War, communism, journeys to a new land: aging emigres preserve their stories

Imagine holding onto memories of some of the most significant parts of your life — fighting the Nazis during World War II or clandestinely observing the Jewish holidays, lest your anti-Semitic neighbors snitched on you to the authorities — and feeling that you could never share them with a soul. Not even those closest to you, like your children and grandchildren.

Evsei Abelev  photos/speak memory project

For many older Jews who grew up and lived most of their lives in the former Soviet Union, the practice of keeping silent became as natural to them as lining up for rationed goods and living in cramped quarters with several other families.

Two 30-something Jewish photographers — childhood friends who themselves had emigrated as young adults from Russia with their families — decided it was time to put an end to the silence. A few years ago, Marina Eybelman of San Francisco and New York-based Yuliya Levit embarked on a project to give aging émigrés, now in their 80s and 90s, an opportunity to talk about their families, their wartime experiences, their lives under an oppressive regime and their sense of themselves as Jews.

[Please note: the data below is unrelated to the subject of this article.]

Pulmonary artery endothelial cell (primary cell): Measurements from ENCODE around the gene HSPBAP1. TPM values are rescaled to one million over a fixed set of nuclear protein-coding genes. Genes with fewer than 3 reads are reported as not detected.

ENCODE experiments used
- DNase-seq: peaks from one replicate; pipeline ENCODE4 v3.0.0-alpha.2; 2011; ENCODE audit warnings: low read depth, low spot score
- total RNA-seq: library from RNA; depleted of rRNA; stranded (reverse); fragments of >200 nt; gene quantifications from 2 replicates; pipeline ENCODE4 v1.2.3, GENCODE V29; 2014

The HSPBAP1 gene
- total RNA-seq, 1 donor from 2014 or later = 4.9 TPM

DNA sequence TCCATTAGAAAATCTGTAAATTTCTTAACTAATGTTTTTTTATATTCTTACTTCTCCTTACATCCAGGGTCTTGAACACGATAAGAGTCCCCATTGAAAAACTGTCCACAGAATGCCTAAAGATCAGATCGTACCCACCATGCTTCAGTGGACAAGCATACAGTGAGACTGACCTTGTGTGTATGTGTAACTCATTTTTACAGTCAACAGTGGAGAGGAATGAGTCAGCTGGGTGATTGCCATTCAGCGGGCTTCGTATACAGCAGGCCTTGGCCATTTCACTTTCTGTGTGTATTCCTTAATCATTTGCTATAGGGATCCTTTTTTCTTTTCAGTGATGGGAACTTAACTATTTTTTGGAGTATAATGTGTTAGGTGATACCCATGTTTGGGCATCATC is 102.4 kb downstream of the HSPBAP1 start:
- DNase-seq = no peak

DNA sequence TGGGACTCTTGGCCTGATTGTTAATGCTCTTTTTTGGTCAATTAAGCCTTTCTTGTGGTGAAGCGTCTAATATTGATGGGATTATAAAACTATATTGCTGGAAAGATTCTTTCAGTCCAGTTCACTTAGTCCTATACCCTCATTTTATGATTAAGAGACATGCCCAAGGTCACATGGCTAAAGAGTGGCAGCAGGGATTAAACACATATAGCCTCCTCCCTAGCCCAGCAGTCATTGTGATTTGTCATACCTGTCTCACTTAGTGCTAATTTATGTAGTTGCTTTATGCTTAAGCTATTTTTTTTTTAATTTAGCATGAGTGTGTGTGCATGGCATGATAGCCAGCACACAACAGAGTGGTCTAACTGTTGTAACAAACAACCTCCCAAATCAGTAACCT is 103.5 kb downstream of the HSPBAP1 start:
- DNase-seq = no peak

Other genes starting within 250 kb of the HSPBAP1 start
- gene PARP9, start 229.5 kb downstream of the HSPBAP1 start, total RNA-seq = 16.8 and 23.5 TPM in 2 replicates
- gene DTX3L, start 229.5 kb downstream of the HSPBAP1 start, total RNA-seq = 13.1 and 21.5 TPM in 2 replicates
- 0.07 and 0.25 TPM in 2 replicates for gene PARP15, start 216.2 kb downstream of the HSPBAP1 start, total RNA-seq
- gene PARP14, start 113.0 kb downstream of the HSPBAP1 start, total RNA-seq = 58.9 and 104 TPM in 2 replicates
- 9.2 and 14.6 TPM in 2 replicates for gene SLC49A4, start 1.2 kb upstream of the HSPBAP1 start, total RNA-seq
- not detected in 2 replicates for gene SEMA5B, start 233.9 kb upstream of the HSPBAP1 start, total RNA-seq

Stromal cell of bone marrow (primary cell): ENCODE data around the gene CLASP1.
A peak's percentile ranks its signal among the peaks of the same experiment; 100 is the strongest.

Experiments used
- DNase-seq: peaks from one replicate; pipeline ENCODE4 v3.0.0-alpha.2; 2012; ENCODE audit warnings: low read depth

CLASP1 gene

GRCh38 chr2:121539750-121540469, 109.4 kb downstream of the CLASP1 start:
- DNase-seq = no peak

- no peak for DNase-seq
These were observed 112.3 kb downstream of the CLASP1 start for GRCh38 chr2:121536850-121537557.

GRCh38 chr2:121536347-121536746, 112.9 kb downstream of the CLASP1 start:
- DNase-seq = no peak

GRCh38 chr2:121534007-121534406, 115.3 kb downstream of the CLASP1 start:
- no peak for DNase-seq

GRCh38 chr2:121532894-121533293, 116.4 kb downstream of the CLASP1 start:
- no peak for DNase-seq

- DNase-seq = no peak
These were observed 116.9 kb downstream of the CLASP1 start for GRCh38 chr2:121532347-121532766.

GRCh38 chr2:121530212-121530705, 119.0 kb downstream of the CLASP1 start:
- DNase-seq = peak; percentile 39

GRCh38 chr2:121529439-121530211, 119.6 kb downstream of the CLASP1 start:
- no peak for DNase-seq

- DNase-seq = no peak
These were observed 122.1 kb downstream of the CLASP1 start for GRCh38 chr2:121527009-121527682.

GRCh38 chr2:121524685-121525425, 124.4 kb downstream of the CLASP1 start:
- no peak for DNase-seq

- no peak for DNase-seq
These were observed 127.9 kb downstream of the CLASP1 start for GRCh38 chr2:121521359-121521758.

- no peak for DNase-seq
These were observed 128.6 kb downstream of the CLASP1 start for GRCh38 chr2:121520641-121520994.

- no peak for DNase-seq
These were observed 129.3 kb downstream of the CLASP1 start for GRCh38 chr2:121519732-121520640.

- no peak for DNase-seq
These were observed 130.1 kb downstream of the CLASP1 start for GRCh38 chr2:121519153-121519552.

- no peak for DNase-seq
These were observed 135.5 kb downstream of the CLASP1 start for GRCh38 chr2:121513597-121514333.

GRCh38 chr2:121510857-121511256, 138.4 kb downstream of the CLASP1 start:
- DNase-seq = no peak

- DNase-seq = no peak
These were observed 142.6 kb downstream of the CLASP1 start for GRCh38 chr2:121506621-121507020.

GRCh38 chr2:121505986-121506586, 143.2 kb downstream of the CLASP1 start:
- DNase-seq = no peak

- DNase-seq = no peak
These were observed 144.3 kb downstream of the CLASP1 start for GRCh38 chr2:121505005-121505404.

It was an important task, Levit and Eybelman agreed, not only because the storytelling could lead to a catharsis for those who had bottled up their memories for 70 or more years, but also because the elders in the community could impart to future generations an understanding of who they are and where they came from.

Thus was born the Speak Memory Project, an endeavor that over the past four years has resulted in approximately 50 photojournalistic profiles of elderly Jews who immigrated to the United States from the former Soviet Union. An exhibition featuring a dozen of these portraits and first-person narratives, including nine from the Bay Area, is on display at the Jewish Community Library in San Francisco through Dec. 13.

Rosa Kundel

For Levit, the catalyst for Speak Memory was her grandfather, Ilya Shabadash. He arrived in New York with her family in 2001 when he was in his 80s and spent his last years in Brooklyn’s Brighton Beach, a predominantly Russian Jewish neighborhood. It was only after he died in 2005 that “I realized the importance of my grandfather’s stories,” Levit said, but by then “it was too late.”